Usefulness of quantitative real-time polymerase chain reaction in following up patients with Epstein-Barr virus infection after liver transplantation

Takashi Orii, Nobuhiro Ohkohchi, Hiroyuki Kikuchi, Nozomi Koyamada, Seiji Chubachi, Susumu Satomi, Hiroshi Kimura, Yo Hoshino, Makoto Morita

Research output: Contribution to journalArticle

34 Citations (Scopus)

Abstract

Background. Post-transplant lymphoproliferative disease (PTLD), which is mainly induced by Epstein-Barr virus (EBV) infection, is a cause of significant morbidity and mortality for patients undergoing liver transplantation, especially when it is detected at such an advanced stage as monoclonal malignant lymphoma. Methods. In this series, 6 of 22 liver transplant patients suffered from EBV infection. We tested quantitative DNA (Qt-DNA) by real-time polymerase chain reaction (PCR), qualitative DNA in plasma (Q1-pDNA) by PCR, and EBV-encoded mRNA 1 (EBER 1) by in situ hybridization to clarify which of them is a better marker for the early diagnosis and prediction of EBV-associated disorders. Results. Four had signs or symptoms of PTLD, but 2 did not develop individualized lymphoid lesions. In all patients, both Qt-DNA and EBER 1 exceeded the cut-off level of 102.5 copies/μg DNA and 0.002%, respectively, at the time of diagnosis. In 2 patients, when Qt-DNA had a poor decline, EBER 1, even if it seemed to decrease after antiviral therapy, increased again after a few months and the clinical symptoms recurred. In 2 patients, Qt-DNA and EBER 1 increased again after a few months of antiviral therapy, and Q1-pDNA remained positive, whereas, in 3 patients, no reaction of EBV could be detected once Q1-pDNA became negative, even after the cessation of therapy. Conclusions. These results suggest that real-time PCR for Qt-DNA was more sensitive to the real-time activity of EBV and that Q1-pDNA could indicate when to stop antiviral therapy.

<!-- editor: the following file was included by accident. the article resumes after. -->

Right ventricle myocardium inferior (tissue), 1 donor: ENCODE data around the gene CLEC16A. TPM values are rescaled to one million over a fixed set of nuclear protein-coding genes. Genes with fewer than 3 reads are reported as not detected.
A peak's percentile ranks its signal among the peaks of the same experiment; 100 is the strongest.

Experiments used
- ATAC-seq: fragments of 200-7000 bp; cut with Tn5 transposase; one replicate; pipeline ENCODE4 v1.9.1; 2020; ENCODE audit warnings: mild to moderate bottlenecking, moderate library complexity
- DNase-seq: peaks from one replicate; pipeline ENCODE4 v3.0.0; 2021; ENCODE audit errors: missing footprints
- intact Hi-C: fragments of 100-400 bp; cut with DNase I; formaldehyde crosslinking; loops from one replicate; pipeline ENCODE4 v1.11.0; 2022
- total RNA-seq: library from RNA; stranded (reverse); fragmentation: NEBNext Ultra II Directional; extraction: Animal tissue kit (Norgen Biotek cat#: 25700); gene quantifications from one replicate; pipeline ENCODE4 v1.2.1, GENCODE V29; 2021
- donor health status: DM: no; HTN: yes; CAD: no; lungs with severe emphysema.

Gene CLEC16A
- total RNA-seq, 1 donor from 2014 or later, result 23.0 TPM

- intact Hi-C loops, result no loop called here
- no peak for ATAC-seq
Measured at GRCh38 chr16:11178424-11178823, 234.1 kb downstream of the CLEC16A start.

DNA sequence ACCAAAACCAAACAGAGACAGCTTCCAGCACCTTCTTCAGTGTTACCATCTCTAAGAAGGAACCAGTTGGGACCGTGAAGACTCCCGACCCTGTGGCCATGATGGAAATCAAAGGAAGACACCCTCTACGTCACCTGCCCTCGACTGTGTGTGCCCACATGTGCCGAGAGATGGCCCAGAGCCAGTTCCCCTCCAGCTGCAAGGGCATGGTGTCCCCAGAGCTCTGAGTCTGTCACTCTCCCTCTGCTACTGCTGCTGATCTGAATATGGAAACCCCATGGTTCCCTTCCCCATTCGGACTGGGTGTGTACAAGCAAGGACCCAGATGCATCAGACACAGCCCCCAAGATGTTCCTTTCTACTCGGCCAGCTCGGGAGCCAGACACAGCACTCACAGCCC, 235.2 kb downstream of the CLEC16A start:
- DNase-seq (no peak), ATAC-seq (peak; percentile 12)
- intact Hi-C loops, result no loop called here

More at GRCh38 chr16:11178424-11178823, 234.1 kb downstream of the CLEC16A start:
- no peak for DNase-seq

Original languageEnglish
Pages (from-to)308-317
Number of pages10
JournalClinical Transplantation
Volume14
Issue number4I
DOIs
Publication statusPublished - 2000 Jan 1

Keywords

  • Epstein-barr virus
  • Liver transplantation
  • Polymerase chain reaction
  • Post-transplant lymphoproliferative disorder

ASJC Scopus subject areas

  • Transplantation

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